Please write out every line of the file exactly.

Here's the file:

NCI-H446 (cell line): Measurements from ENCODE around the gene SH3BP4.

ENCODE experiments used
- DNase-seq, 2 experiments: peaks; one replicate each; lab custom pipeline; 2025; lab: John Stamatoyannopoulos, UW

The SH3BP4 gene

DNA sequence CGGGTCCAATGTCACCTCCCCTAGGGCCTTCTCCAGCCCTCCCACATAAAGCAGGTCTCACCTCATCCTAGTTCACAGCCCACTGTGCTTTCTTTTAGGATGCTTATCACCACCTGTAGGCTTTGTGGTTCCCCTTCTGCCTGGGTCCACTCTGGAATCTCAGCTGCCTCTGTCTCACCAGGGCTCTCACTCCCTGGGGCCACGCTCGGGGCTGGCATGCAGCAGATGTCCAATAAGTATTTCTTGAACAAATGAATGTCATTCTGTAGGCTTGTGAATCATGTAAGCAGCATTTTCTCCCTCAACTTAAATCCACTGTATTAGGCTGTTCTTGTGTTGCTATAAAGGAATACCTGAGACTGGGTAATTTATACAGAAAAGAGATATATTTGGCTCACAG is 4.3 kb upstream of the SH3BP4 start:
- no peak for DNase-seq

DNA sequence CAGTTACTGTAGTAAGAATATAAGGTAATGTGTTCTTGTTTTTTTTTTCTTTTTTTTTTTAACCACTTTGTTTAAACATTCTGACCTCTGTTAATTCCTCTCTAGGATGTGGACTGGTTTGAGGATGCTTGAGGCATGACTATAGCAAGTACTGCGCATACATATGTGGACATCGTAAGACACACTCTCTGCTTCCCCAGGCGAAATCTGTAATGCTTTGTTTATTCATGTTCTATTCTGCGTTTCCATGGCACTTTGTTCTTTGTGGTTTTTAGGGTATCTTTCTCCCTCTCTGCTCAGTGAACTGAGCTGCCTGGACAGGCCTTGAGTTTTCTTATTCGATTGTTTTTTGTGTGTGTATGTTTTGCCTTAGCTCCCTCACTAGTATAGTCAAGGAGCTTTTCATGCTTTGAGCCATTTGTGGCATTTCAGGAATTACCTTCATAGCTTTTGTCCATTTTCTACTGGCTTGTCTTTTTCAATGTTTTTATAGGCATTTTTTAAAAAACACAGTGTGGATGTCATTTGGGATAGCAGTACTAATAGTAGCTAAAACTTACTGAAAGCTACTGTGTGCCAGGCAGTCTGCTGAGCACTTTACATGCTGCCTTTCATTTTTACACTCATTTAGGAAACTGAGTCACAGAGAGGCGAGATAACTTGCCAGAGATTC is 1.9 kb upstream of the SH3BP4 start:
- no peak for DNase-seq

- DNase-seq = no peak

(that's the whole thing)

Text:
NCI-H446 (cell line): Measurements from ENCODE around the gene SH3BP4.

ENCODE experiments used
- DNase-seq, 2 experiments: peaks; one replicate each; lab custom pipeline; 2025; lab: John Stamatoyannopoulos, UW

The SH3BP4 gene

DNA sequence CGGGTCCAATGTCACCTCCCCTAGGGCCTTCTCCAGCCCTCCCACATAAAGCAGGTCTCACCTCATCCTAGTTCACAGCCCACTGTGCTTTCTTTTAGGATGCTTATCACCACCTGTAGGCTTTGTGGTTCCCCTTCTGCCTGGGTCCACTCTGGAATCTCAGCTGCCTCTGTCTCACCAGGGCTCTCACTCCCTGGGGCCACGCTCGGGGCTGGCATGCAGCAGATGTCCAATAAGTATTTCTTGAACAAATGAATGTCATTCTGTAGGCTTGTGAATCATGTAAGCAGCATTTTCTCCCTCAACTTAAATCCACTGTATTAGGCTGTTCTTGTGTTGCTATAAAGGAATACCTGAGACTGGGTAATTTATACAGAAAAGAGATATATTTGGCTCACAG is 4.3 kb upstream of the SH3BP4 start:
- no peak for DNase-seq

DNA sequence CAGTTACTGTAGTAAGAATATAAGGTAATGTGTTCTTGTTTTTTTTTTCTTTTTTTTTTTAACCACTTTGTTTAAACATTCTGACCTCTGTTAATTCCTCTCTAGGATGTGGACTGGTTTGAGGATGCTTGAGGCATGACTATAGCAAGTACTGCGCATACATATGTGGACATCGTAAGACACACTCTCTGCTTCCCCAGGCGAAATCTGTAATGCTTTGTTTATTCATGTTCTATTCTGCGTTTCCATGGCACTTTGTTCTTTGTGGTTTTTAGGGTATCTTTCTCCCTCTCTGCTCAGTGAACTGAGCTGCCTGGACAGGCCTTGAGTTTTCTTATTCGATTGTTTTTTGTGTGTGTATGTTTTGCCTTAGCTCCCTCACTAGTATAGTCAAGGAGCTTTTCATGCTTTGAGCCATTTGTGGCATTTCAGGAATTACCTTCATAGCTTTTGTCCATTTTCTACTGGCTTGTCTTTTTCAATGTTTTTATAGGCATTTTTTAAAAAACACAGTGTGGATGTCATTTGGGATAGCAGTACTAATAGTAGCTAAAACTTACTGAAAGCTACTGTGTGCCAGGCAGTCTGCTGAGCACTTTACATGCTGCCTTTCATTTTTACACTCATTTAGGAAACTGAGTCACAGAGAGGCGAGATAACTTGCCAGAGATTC is 1.9 kb upstream of the SH3BP4 start:
- no peak for DNase-seq

- DNase-seq = no peak